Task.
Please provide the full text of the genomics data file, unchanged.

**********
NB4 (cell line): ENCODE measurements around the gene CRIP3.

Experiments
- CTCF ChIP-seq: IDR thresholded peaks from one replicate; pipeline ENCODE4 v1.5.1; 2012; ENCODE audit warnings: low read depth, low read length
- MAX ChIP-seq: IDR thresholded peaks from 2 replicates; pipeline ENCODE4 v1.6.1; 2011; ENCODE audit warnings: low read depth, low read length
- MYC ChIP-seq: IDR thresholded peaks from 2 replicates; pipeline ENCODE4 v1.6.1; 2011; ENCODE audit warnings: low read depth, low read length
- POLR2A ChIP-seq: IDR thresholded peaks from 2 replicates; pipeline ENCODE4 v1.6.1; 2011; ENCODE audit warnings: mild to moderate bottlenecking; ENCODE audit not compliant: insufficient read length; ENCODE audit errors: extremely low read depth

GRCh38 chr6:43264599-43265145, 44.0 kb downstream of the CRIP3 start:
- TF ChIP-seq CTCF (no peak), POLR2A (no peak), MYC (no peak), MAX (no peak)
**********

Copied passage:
NB4 (cell line): ENCODE measurements around the gene CRIP3.

Experiments
- CTCF ChIP-seq: IDR thresholded peaks from one replicate; pipeline ENCODE4 v1.5.1; 2012; ENCODE audit warnings: low read depth, low read length
- MAX ChIP-seq: IDR thresholded peaks from 2 replicates; pipeline ENCODE4 v1.6.1; 2011; ENCODE audit warnings: low read depth, low read length
- MYC ChIP-seq: IDR thresholded peaks from 2 replicates; pipeline ENCODE4 v1.6.1; 2011; ENCODE audit warnings: low read depth, low read length
- POLR2A ChIP-seq: IDR thresholded peaks from 2 replicates; pipeline ENCODE4 v1.6.1; 2011; ENCODE audit warnings: mild to moderate bottlenecking; ENCODE audit not compliant: insufficient read length; ENCODE audit errors: extremely low read depth

GRCh38 chr6:43264599-43265145, 44.0 kb downstream of the CRIP3 start:
- TF ChIP-seq CTCF (no peak), POLR2A (no peak), MYC (no peak), MAX (no peak)